Bulger Day 18: Defense Wanted to Delay the Trial Because Whitey Is ‘Exhausted’

The judge didn't grant the motion so the trial will continue uninterrupted.

So Whitey Bulger’s on trial and you’re interested in hearing about it, but you’ve got this darn day job and you can’t manage to keep up with all the live tweets. We feel you. Here’s what you missed. (Past coverage here.) 

Stalling Tactic:

Whitey Bulger’s lawyer J.W. Carney Jr. tried and failed to have the judge suspend the trial until next Tuesday, arguing that the prosecution is moving so fast, the defense team is having trouble keeping up, and noting that Bulger himself is tired.

Bulger, Carney said, has to wake up at 4 a.m. to reach the courthouse from Plymouth. “This 83 year old man is exhausted,” he said. (Apparently the process of sitting at a table scribbling notes, ignoring witnesses, or occasionally shouting obscenities at them requires a good night’s sleep.) Carney also argued that prosecutors are giving him evidence last minute, and while he’s kept up thus far, his team is working seven days a week, even through they July 4th holiday, and they’re falling behind.

Assistant U.S. Attorney Zachary Hafer fought against a delay, saying that the defense won’t stipulate to obvious points, like that the victims died of gunshot wounds, which requires the prosecutors to call more witnesses, which requires the defense to do more prep work. (But couldn’t that argument be logically extend to “If Bulger would just agree to the obvious idea that he murdered all those people, we wouldn’t need to call so many witnesses and the defense wouldn’t have to work so hard?” Disputing the prosecution’s facts is kind of the point of a defense, isn’t it?)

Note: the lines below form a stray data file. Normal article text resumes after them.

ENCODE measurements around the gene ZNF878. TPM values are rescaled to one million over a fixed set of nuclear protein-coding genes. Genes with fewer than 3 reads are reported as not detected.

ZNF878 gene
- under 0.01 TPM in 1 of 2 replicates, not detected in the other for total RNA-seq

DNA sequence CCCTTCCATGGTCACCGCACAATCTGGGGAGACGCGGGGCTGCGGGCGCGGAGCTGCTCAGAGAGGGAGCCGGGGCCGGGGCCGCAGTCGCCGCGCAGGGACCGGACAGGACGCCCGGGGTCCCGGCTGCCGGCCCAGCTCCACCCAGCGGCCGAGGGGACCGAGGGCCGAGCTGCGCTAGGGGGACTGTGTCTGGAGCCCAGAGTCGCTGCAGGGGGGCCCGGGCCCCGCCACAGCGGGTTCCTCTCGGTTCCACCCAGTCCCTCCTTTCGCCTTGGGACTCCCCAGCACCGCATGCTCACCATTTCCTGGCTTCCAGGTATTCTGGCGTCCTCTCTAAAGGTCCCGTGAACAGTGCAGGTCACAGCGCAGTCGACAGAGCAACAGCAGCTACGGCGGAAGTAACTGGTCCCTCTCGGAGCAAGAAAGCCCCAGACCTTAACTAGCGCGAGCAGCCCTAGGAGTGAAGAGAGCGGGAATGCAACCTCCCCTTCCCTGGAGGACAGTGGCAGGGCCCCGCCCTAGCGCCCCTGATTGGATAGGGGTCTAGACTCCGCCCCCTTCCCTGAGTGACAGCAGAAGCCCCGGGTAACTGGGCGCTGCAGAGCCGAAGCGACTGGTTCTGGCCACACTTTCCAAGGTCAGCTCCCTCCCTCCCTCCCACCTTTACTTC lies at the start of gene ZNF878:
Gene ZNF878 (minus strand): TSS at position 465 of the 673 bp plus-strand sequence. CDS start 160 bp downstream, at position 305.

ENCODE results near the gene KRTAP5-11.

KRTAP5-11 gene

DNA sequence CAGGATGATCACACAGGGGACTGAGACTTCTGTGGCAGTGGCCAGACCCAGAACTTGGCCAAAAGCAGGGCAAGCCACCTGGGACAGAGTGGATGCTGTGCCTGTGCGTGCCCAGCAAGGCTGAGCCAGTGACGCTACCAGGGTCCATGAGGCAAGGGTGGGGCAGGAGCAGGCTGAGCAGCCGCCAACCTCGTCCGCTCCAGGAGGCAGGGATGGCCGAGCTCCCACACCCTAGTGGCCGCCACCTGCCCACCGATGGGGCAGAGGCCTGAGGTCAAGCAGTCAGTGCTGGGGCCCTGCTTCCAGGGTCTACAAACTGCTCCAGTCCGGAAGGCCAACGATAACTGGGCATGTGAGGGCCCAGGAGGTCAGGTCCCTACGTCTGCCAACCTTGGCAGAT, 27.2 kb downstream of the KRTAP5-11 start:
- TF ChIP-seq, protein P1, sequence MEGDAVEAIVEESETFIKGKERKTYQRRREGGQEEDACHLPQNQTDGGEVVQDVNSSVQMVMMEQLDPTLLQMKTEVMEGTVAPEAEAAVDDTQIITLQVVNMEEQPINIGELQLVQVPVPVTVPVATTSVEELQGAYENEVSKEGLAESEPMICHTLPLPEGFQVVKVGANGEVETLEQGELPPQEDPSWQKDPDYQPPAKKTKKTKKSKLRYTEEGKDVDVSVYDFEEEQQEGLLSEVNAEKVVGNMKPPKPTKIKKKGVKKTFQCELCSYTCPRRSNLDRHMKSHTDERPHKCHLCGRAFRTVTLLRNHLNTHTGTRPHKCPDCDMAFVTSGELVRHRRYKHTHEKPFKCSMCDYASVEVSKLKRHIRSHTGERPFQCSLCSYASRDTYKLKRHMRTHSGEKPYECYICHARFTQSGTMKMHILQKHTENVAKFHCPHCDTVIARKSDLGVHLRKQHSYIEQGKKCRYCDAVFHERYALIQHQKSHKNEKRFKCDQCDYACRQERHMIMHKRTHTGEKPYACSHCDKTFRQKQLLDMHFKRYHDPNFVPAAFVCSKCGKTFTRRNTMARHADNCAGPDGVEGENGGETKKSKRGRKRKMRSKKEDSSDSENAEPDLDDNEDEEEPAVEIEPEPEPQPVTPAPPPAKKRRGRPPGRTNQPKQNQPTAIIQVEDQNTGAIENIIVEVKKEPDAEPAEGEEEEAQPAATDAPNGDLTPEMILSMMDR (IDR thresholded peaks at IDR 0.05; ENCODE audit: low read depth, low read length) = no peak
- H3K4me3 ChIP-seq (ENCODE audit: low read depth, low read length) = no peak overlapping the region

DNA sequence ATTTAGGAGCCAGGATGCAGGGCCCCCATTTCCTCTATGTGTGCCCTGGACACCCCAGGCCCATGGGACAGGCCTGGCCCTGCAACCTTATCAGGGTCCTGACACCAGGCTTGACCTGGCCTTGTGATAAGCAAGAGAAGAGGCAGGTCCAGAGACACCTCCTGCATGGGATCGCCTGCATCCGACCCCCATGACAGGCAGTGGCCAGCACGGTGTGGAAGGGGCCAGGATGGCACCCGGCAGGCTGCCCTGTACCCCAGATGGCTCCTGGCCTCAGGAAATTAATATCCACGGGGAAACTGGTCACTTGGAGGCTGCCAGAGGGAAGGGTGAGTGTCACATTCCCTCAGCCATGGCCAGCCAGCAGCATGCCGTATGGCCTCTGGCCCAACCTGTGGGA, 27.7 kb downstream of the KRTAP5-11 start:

Hafer also contested the idea that the defense hasn’t had enough time with the evidence, and also said he didn’t want to inconvenience the witnesses who had been flown in to testify. And in the final smackdown, he addressed Bulger’s apparent exhaustion, saying, “That’s not good enough. Mr. Bulger had 16 years to relax in California.” The victims’ families had to await justice while he avoided arrest.

“I’m not inclined to suspend the trial,” Judge Casper ruled, though she did agree to eliminate the extended court proceedings on Thursdays and instead dismiss the jury at 1 p.m., as they do most days.

And so we move on to the day’s testimony …

The Witnesses: We returned to the testimony of former medical examiner Anne Marie Mires, who was finishing describing the excavation of Paul McGonagle’s body. Once she’d completed that typically grim description, she moved on to the excavation of Tommy King and Debra Davis from a beach on the Quincy side of the Neponset River. Investigators had to dig up a 15 foot deep hole the the length of two football fields before they found what they were looking for. She took the jury through some photos of the victims’ remains, which, for obvious reasons, visibly upset Davis’s brother, who was present today, and is likely to testify tomorrow.

Mires finished up her descriptions and the defense declined to cross-examine her. Next up was Elaine Barrett who described the day her husband Bucky went missing. (Mires described the discovery of Barrett’s remains yesterday.) And finally, Tom Daly, a retired FBI Agent, gave some details about his informant Richard Castucci, whom the prosecution alleges was murdered by Bulger when disgraced FBIer John Connolly leaked to him that Castucci was giving up info on members of Bulger’s gang. Charming stuff.